I mean, they didn't have any demons. Buster Posey didn't even have his driver's license in 2002. Our demons. Which I made a big point of pretending to ignore this afternoon. So moving on ...
It would have been swell if Matt Cain threw a second perfect game like a 16-bit Johnny Vander Meer. I had a concept album written and recorded in the event of consecutive complete games, but I'll save it for the next time. My manager told me that the 22-minute spoken-word passage was too much, but he's a hack. It would have been worth it. There was a Moog solo in the background. Matt Cain. But it wasn't to be. Matt Cain was pretty danged ordinary.
He had something of a perfect-game hangover. Or "he pitched like a pitcher subject to the same ups and downs that pitchers often do." Po-tay-to, po-tah-to. He was literally -- literally! -- perfect the last time out, so it was a little jarring to see him less-than-perfect. But he still pitched tough. The difference between pitching tough and having a bad game is a broken-bat dunker down the line at the exact wrong time, but because it's Matt Cain, we'll give him the benefit of the doubt. On account of him being better than us, and all.
What's the difference between Cain on Wednesday and Cain tonight? A little tweak here. A mechanical adjustment there. A fastball that wouldn't nick the edges. A curve that wouldn't flop over for a first-pitch strike. It makes you really appreciate how fluky-special Wednesday was. There were 19,781 games before the first Giants perfect game. Christy Mathewson, Carl Hubbell, and Juan Marichal pitched a bunch of them. Those guys were good, but they never had a complete game. Makes you appreciate it a little more when you watch Cain pitch with a ton of effort.
That was the Game 2 of 2012. Era-adjusted.
So that was the first time we got to see Mike Trout in an adversarial effort. To which I remark: Holy crap. He roped a single, stole second, took third on a medium-deep sac fly, and scored on another sac fly. Even on the last out of the game -- an innocuous groundout -- I thought he was going to keep running for a two-run, inside-the-park solo homer.
The only possible response is to laugh at Jeff Sullivan and the rest of the Mariners fans. Hahahaha, nice going, guys. We have, what, A.J. Ellis to worry about? He's already 48. Enjoy this Trout goof for the next 20 years.
I want my 20-year-olds to look like I did -- pimply, about 90 pounds, and listening to Big Head Todd and twirling to impress the girl who is also twirling for some reason. Trout is already a fully formed player. A freaky man-child. It weirds me out to think that he looks so comfortable at the plate now, when we're doing the is-he-isn't-he shuffle for Brandon Belt four years later. That isn't to pick on Belt. That's just to say Mike Trout is a molten pile of talent and nonsense.
And why would I pick on Belt? He has a .379 on-base percentage now. After going 2-for-2 with two walks, he's at .261/.379/.428. We spent all this digital ink on the guy being a future middle-of-the-order hitter, and it turns out he's 2003 J.T Snow?
Oh, god, how I'll take it. The alternatives can be so much worse. Belt looked good tonight, roping a double that just missed going out, and attempting to decapitate Erick Aybar with his single. That, and the two walks. I'll admit to reading too much into his rough stretch earlier in the month. Got caught up in small samples for no good reason. I've been pretending like I know what I'm talking about for almost a decade. You'd think I'd learn to ignore small samples.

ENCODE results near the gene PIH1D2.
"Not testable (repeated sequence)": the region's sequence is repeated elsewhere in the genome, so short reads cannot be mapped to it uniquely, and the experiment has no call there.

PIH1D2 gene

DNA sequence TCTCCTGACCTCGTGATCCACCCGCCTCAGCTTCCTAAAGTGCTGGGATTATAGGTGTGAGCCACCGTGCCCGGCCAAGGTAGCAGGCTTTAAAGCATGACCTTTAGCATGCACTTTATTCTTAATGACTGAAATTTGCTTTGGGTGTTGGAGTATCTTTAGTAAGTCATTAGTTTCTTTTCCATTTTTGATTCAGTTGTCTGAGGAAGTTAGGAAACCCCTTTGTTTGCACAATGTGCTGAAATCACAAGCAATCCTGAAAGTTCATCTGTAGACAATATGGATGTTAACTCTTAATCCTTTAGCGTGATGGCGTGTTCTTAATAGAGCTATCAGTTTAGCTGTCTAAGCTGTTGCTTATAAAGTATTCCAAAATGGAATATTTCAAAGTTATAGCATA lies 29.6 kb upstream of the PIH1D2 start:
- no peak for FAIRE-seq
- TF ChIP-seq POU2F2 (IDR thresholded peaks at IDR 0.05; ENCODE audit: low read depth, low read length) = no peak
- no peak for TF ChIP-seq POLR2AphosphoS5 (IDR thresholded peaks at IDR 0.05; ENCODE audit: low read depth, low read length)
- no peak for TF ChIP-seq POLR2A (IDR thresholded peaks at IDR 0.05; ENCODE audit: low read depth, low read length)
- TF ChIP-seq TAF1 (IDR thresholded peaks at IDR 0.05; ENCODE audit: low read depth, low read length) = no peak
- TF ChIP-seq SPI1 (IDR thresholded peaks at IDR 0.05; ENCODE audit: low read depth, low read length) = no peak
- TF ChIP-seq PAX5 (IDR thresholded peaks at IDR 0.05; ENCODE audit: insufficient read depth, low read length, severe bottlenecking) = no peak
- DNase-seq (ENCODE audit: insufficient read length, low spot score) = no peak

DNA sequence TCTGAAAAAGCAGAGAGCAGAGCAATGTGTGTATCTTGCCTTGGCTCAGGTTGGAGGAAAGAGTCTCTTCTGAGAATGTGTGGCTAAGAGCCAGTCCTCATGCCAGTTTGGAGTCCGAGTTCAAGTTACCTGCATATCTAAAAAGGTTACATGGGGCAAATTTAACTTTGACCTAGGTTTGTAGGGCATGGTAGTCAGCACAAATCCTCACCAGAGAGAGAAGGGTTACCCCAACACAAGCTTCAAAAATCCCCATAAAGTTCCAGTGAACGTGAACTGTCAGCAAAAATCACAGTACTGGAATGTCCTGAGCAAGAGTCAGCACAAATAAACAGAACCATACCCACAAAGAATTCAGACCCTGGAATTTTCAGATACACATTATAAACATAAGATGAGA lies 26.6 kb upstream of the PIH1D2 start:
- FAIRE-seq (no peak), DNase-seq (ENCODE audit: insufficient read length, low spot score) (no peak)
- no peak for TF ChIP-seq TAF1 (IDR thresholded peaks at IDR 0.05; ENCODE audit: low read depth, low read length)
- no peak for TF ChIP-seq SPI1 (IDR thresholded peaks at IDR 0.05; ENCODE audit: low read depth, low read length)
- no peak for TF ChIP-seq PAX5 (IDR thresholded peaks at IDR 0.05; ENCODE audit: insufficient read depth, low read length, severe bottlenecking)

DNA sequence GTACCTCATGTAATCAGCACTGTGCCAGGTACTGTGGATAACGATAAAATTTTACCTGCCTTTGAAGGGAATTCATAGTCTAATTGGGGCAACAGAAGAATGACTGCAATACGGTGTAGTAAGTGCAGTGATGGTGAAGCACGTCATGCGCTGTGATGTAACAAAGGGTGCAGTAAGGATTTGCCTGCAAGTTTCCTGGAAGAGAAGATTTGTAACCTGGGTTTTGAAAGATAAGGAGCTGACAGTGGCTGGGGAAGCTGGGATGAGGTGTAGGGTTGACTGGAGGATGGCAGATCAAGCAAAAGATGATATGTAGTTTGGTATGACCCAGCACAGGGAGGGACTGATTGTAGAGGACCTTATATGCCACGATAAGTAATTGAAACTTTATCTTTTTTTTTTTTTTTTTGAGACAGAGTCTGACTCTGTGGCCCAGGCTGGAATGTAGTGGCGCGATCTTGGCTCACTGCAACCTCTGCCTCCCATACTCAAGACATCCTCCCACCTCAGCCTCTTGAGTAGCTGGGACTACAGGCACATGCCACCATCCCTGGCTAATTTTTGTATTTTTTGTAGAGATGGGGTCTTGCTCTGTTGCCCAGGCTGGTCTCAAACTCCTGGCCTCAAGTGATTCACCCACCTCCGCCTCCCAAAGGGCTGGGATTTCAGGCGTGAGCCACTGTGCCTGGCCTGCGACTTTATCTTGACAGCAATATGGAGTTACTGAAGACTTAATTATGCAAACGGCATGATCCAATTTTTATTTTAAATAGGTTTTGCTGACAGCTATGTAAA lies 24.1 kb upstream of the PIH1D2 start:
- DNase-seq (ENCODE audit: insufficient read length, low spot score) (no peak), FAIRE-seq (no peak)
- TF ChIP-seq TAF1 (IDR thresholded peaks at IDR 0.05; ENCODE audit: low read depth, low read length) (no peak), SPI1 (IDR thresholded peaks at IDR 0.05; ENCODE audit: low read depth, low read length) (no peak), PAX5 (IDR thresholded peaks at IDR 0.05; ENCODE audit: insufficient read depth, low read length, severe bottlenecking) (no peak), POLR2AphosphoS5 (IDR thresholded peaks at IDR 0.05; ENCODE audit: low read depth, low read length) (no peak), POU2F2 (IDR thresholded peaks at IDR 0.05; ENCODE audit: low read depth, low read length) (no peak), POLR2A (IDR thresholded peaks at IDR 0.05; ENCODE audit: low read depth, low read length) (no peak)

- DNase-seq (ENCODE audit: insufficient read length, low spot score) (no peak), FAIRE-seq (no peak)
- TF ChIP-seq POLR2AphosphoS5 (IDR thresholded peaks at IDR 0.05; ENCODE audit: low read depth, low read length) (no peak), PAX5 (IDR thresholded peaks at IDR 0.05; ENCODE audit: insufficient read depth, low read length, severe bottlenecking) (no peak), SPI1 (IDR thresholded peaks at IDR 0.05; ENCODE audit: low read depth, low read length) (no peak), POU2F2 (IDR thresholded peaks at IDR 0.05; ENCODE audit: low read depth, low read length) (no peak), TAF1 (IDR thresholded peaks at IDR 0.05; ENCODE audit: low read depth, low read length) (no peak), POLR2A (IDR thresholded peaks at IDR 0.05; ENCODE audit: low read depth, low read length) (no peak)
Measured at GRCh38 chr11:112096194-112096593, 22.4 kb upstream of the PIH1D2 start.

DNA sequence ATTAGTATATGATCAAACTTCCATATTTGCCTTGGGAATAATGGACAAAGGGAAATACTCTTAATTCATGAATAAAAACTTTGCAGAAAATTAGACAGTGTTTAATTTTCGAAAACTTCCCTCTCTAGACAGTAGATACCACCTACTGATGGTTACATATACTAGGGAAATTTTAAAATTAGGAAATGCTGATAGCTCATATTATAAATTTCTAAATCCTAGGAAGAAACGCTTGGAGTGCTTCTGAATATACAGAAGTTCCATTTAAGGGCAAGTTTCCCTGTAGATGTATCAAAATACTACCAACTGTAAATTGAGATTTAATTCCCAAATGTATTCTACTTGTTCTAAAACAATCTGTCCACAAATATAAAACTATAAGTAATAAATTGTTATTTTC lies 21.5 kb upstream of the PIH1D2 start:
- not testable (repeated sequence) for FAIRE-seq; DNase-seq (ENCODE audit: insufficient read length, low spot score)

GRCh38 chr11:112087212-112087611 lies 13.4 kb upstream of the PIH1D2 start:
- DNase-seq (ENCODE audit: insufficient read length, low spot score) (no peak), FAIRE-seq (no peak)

And you might suggest that we're in the middle of a small sample now, and that if you think Belt has turned a corner, that's only because you're seeing what you want to see. That's a fair argument, except
As I've mentioned several times today, I have a soft spot in my heart for Jerome Williams. Not so soft as to root for him against the Giants, but soft enough to hope for good things. I'm thrilled that he's in the middle of a successful comeback. Is it greedy to want both him and Ryan Vogelsong? Yeah, it probably is. But I still root for the comeback.
This is scary, though:
Angels starter Jerome Williams, who started Monday, has been rushed to the hospital with breathing problems, his wife, Sarah says. #Angels— Bob Nightengale (@BNightengale) June 19, 2012
Best wishes to Jerome. Still pulling for him for the foreseeable future.
So LaTroy Hawkins is pitching on the same team as Jerome Williams and it is 2012 and where is my flying car and holy god what is going on.
The little play of the game of the year of the season: Matt Cain throwing a perfect strike to Buster Posey in the fourth inning. It looked easy, but it was a play that could have been screwed up 183 different ways, even if Cain had caught it cleanly. It's always worth appreciating the plays like that.
If Sergio Romo could perfect the sequence he threw to Torii Hunter, he'd truly be unstoppable: Hanging slider on the inside, fastball in on the hands, perfect slider off the edge. The last thing you expect from Romo is a hanging slider, then you get one, foul it off, and it ticks you off. Then you look for the hanging slider, and you get a fastball on the hands? What a bunch of crap. So you look for the slider, thinking that you'll react to the fastball. But then you get the perfect, no-dot slider that everyone talks about.. Three pitches. Perfect. It gets one of these:
The ol' gunslinger. Good on you, Romo.